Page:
The learned Judge Sand concluded:
"...it would be extremely difficult for [Chevron] to establish that claims nominally brought by third parties in the Lago Agrio litigation were covered by the 1995 and 1998 Agreements between Texaco and Ecuador: it is highly unlikely that a settlement entered into while (the case) was pending would have neglected to mention the third-party claims being contemporaneously made ... if it had been intended to release those claims or to create an obligation to indemnify against them." (Republic of Ecuador v. ChevronTexaco Corp., 376 F. Supp. 2d 334, 374 (S.D.N.Y. 2005).
Fearful that Judge Sand would expose the release agreement for what it was, Chevron simply pulled its lawsuit back and ended the case.
While Chevron ran for the hills to avoid Judge Sand, it convinced federal Judge Jed Rakoff that the underlying claims case should be tried in Ecuador rather than in the U.S. To get the case transferred to Ecuador, the company filed no fewer than 14 sworn affidavits praising Ecuador's judicial system as "independent" and "fair". In 2003, per Chevron's request and Judge Rakoff's order, the villagers re-filed their lawsuit in Ecuador.
By 2013, after an arduous trial that produced 105 expert reports documenting Chevron's pollution, three layers of Ecuador's courts -- trial, appellate, and Supreme Court -- had ruled against the company. No fewer than eight appellate judges held Chevron responsible for the contamination and ruled that the 1995 remediation agreement did not apply to the private claims in the case and thus was without merit as a defense.
Even though Chevron had previously promised Judge Rakoff and three U.S. appellate judges that it would accept Ecuador's jurisdiction and abide by its court decisions in exchange for moving the case to Ecuador, Chevron has refused to pay and continues to argue in any court that will hear its complaints that the remediation agreement frees it from all responsibility for the damage it caused.
But, if that's really the case, why doesn't the remediation agreement have words to that effect? Or have the signatures of the villagers who brought the case? Even if a court ruled that the agreement released the claims (none has), the problem with the remediation itself remains. Why?
At best, it was terribly inadequate. At worst, it never happened. In either event, it was a sham.
Most likely, Texaco's contractor dumped dirt over the pits to cover up the oil and called it a day. Over time, some vegetation grew on top of the dirt and that's why Chevron began having picnics to show reporters how green its gardens grew.
Which brings us back to Chevron's James Craig and the band of merry Ecuadorians digging holes under full moons in the jungle to "sabotage" Texaco's so-called remediation.
Six different field tests taken by different parties, including those taken by Chevron, prove the remediation was a fraud. The so-called "cleaned" pits are just as contaminated as those not cleaned. See here for information about the field tests described below.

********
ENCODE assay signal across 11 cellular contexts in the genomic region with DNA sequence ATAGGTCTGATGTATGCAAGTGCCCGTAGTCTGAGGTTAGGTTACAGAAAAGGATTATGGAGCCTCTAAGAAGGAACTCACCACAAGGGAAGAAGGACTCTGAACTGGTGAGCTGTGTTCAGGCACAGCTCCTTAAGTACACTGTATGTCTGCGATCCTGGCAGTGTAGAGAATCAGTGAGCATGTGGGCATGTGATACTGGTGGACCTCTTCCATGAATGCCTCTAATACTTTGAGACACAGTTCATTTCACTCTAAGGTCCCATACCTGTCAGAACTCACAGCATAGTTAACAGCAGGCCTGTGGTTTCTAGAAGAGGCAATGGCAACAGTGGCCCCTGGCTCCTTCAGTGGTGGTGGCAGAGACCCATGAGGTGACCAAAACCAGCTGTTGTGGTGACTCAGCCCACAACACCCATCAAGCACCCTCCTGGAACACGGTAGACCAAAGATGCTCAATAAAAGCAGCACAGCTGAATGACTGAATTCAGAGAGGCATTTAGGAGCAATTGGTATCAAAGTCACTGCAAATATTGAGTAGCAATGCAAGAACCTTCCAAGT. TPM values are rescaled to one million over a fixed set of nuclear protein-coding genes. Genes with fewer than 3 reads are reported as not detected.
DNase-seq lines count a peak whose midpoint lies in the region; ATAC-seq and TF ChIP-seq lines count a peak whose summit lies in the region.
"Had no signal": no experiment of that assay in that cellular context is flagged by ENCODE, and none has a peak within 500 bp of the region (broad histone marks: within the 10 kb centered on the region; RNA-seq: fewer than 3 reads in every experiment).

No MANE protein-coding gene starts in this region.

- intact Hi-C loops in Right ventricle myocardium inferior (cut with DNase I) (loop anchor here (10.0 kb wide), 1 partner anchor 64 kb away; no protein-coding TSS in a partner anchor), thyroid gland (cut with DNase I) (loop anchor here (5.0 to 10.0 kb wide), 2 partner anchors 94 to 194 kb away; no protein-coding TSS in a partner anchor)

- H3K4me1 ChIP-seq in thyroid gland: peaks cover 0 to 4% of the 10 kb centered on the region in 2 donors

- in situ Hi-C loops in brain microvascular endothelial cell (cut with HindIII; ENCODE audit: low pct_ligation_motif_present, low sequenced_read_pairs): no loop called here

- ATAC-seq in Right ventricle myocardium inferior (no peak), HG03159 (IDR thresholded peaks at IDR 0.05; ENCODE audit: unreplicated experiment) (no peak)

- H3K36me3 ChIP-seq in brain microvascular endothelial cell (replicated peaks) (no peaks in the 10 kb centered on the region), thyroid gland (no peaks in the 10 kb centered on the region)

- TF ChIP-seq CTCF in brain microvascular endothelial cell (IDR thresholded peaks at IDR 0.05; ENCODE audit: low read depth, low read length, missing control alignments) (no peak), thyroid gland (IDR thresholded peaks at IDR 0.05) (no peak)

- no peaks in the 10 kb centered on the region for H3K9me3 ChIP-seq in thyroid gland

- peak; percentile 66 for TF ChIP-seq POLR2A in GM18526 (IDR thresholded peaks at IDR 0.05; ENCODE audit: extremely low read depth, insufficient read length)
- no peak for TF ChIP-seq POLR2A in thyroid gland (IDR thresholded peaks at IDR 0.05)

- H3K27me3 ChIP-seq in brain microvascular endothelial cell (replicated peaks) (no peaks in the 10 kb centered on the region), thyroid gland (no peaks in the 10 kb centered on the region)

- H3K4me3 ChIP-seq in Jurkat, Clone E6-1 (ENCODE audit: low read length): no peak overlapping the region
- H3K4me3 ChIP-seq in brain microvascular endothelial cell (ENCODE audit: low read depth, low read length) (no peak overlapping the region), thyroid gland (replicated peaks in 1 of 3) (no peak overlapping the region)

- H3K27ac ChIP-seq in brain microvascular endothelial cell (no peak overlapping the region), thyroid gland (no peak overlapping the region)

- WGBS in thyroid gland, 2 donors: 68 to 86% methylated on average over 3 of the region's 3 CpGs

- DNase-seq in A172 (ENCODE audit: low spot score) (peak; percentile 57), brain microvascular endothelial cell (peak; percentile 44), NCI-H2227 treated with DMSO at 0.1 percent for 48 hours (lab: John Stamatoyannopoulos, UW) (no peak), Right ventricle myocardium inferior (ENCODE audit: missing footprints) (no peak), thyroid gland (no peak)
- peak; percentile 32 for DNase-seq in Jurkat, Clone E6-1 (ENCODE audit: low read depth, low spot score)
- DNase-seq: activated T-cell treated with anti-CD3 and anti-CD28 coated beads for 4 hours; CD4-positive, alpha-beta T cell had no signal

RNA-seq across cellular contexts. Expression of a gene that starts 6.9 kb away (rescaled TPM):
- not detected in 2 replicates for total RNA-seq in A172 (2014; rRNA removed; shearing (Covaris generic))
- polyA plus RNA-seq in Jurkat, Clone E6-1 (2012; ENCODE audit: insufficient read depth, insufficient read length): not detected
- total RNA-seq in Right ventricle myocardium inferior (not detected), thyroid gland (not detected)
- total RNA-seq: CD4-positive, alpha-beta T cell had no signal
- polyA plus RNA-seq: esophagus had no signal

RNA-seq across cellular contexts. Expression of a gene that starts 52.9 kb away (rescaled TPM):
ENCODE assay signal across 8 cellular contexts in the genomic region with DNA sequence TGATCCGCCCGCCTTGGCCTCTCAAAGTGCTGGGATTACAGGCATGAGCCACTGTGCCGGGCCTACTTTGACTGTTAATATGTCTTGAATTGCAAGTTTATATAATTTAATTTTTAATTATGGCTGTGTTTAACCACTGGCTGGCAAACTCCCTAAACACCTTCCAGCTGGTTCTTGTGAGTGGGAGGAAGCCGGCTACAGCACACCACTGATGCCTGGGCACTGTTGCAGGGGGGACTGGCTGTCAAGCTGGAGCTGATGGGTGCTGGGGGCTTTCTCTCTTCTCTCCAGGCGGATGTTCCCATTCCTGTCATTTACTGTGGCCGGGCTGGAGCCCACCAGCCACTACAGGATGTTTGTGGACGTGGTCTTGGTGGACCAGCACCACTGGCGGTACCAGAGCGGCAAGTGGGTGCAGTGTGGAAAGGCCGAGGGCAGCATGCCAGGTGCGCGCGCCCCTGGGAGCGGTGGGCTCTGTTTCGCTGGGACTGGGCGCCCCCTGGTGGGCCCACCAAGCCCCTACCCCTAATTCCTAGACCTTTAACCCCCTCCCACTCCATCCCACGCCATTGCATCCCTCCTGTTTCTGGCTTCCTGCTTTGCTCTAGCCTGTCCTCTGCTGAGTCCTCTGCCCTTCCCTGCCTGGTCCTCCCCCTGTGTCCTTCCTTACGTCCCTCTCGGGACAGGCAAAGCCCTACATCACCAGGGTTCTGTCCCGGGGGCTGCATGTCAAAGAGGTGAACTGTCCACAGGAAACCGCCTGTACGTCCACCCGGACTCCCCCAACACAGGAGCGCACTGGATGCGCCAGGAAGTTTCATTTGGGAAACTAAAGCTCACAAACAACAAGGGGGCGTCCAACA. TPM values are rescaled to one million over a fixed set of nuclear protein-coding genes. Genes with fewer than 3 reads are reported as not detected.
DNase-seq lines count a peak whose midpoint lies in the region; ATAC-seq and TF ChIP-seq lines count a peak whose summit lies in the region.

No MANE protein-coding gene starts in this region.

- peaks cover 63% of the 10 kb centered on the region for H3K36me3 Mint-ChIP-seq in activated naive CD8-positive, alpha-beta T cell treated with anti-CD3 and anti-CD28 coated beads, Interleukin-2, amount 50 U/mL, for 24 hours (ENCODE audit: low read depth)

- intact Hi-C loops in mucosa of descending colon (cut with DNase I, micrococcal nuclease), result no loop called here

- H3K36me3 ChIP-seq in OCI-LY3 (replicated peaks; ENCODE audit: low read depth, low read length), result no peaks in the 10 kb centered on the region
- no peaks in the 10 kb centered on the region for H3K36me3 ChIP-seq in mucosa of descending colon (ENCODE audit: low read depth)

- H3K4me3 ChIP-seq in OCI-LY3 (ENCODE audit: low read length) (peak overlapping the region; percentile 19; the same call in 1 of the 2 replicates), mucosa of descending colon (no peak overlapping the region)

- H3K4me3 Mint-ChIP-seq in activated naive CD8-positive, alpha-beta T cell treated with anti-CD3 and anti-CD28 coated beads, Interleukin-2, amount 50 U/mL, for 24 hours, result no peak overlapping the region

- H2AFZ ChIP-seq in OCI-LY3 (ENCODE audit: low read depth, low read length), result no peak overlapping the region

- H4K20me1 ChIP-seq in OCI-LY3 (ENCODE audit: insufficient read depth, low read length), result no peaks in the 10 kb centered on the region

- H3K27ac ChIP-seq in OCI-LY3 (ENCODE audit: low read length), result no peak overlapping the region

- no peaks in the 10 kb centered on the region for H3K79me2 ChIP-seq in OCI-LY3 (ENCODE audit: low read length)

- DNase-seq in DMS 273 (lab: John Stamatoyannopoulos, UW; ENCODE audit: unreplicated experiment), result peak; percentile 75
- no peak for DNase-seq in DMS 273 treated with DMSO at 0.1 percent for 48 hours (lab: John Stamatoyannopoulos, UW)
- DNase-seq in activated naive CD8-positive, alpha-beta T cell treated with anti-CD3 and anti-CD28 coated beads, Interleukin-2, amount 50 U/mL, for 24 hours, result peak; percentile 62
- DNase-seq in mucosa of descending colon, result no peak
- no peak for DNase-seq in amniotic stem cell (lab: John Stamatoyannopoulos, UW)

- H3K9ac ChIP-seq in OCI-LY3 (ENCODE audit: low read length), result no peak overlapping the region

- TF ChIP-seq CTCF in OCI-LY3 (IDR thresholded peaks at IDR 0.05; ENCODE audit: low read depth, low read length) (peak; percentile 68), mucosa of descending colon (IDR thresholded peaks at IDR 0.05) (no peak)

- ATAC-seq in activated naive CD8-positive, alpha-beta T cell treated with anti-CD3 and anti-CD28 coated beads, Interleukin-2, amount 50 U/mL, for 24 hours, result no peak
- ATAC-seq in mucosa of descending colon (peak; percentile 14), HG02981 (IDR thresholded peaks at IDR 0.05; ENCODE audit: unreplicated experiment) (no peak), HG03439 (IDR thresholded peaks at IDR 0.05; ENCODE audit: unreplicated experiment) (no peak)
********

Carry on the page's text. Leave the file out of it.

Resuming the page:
1) Chevron's own tests taken at Texaco's remediated well sites show illegal levels of total petroleum hydrocarbons (TPH). For example, Chevron found 13,000 parts per million (ppm) of TPH levels at the oil well site, known as Shushufindi 48. Ecuador requires the TPH level to be below 1,000 ppm; the average U.S. standard is even lower, at 100 ppm.
2) Chevron also took additional tests in March 2009, as the trial was coming to a close. Chevron's expert Marcelo Munoz tested eight purportedly "remediated" sites and found illegal levels of contamination at two. Chevron refused to pay Munoz for his report, even though the oil company requested that he conduct the tests.
3) In 2003, five years after the fake cleanup, Ecuador government auditors reported they had discovered pits oozing with oil and concluded the government had "erred in certifying" the cleanup. "Texaco has caused irreversible damage," stated a report by the General Controller, a government agency that audits public contracts. "The environmental remediation and repair agreement goes against the country's interest." The auditors' tests found that over 85% of pits tested had toxic levels higher than 1,000 ppm of TPH. They also found oil seeping out of 41 "remediated" Texaco waste pits and said 59 pits had been left uncovered.
4) In 2009, an Ecuador prosecutor ordered yet another series of tests. Of the 20 tests conducted at nine sites, 16 returned with toxic levels higher than the Ecuadorian standard of 1,000 ppm, and of those, 13 had levels higher than 5,000 ppm.
5) The Ecuadorians also did a series of tests at the "remediated" pits and found TPH levels higher than 30,000 ppm.
6) And, in 2013, a U.S. environmental engineering firm, The Louis Berger Group, did additional tests for the Government of Ecuador and found, once again, high levels of contamination. The American company also reviewed the work of Chevron's experts at the so-called remediated sites and found numerous flaws and incorrect conclusions. See pages 35 to 42.
All of this evidence adds up to one thing: Texaco committed fraud against the Ecuador government. And Chevron has done the same by lying about the remediation to Ecuador and U.S. courts.
Chevron is responsible for what Texaco did. It's also responsible for what Texaco never did -- which was cleanup its toxic mess that is literally killing or threatening to kill thousands of people from cancer.
Disclosure: I work pro-bono for a group of indigenous Ecuadorians and their U.S. legal adviser, Steven Donziger, to help hold Chevron accountable for one of the world's largest environmental disasters in the Amazon rainforest. From May 2008 to March 2013, I was paid by Donziger to represent the Ecuadorians as their U.S. media spokesperson.